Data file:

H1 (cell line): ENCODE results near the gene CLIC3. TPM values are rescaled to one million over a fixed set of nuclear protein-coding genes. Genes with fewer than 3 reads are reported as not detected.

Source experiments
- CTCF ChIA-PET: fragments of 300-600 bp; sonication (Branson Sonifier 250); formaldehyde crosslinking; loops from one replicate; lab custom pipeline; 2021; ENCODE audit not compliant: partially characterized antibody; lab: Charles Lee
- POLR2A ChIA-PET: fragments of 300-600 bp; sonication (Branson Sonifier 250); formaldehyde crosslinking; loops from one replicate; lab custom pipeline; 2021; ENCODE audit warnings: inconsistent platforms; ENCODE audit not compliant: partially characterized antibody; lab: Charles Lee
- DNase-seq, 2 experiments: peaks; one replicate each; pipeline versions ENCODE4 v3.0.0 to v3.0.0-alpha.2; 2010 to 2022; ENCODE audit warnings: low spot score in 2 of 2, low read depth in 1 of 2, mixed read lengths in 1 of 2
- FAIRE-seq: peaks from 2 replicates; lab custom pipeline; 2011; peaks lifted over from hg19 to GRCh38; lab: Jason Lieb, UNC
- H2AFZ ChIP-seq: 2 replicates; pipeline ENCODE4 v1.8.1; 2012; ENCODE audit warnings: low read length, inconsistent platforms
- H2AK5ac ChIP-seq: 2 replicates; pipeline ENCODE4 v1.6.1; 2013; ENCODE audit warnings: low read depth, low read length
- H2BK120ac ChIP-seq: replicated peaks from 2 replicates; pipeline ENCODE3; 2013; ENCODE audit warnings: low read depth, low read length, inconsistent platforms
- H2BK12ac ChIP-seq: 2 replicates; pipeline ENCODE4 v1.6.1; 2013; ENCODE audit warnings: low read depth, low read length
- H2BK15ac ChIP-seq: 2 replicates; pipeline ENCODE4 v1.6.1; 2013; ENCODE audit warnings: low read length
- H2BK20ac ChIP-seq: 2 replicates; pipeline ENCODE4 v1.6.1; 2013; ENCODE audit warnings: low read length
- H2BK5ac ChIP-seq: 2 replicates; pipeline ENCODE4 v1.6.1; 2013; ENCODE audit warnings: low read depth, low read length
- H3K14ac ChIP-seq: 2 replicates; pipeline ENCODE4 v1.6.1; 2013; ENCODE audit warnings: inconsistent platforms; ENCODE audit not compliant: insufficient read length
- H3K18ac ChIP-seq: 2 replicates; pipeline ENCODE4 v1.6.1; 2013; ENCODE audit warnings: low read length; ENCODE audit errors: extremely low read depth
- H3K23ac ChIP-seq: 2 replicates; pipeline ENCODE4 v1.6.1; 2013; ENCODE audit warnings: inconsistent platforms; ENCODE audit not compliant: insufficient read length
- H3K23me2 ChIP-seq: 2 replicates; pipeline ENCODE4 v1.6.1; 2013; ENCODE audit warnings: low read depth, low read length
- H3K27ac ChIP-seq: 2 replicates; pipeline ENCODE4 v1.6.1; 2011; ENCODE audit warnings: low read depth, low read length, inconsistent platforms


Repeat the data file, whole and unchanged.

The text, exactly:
H1 (cell line): ENCODE results near the gene CLIC3. TPM values are rescaled to one million over a fixed set of nuclear protein-coding genes. Genes with fewer than 3 reads are reported as not detected.

Source experiments
- CTCF ChIA-PET: fragments of 300-600 bp; sonication (Branson Sonifier 250); formaldehyde crosslinking; loops from one replicate; lab custom pipeline; 2021; ENCODE audit not compliant: partially characterized antibody; lab: Charles Lee
- POLR2A ChIA-PET: fragments of 300-600 bp; sonication (Branson Sonifier 250); formaldehyde crosslinking; loops from one replicate; lab custom pipeline; 2021; ENCODE audit warnings: inconsistent platforms; ENCODE audit not compliant: partially characterized antibody; lab: Charles Lee
- DNase-seq, 2 experiments: peaks; one replicate each; pipeline versions ENCODE4 v3.0.0 to v3.0.0-alpha.2; 2010 to 2022; ENCODE audit warnings: low spot score in 2 of 2, low read depth in 1 of 2, mixed read lengths in 1 of 2
- FAIRE-seq: peaks from 2 replicates; lab custom pipeline; 2011; peaks lifted over from hg19 to GRCh38; lab: Jason Lieb, UNC
- H2AFZ ChIP-seq: 2 replicates; pipeline ENCODE4 v1.8.1; 2012; ENCODE audit warnings: low read length, inconsistent platforms
- H2AK5ac ChIP-seq: 2 replicates; pipeline ENCODE4 v1.6.1; 2013; ENCODE audit warnings: low read depth, low read length
- H2BK120ac ChIP-seq: replicated peaks from 2 replicates; pipeline ENCODE3; 2013; ENCODE audit warnings: low read depth, low read length, inconsistent platforms
- H2BK12ac ChIP-seq: 2 replicates; pipeline ENCODE4 v1.6.1; 2013; ENCODE audit warnings: low read depth, low read length
- H2BK15ac ChIP-seq: 2 replicates; pipeline ENCODE4 v1.6.1; 2013; ENCODE audit warnings: low read length
- H2BK20ac ChIP-seq: 2 replicates; pipeline ENCODE4 v1.6.1; 2013; ENCODE audit warnings: low read length
- H2BK5ac ChIP-seq: 2 replicates; pipeline ENCODE4 v1.6.1; 2013; ENCODE audit warnings: low read depth, low read length
- H3K14ac ChIP-seq: 2 replicates; pipeline ENCODE4 v1.6.1; 2013; ENCODE audit warnings: inconsistent platforms; ENCODE audit not compliant: insufficient read length
- H3K18ac ChIP-seq: 2 replicates; pipeline ENCODE4 v1.6.1; 2013; ENCODE audit warnings: low read length; ENCODE audit errors: extremely low read depth
- H3K23ac ChIP-seq: 2 replicates; pipeline ENCODE4 v1.6.1; 2013; ENCODE audit warnings: inconsistent platforms; ENCODE audit not compliant: insufficient read length
- H3K23me2 ChIP-seq: 2 replicates; pipeline ENCODE4 v1.6.1; 2013; ENCODE audit warnings: low read depth, low read length
- H3K27ac ChIP-seq: 2 replicates; pipeline ENCODE4 v1.6.1; 2011; ENCODE audit warnings: low read depth, low read length, inconsistent platforms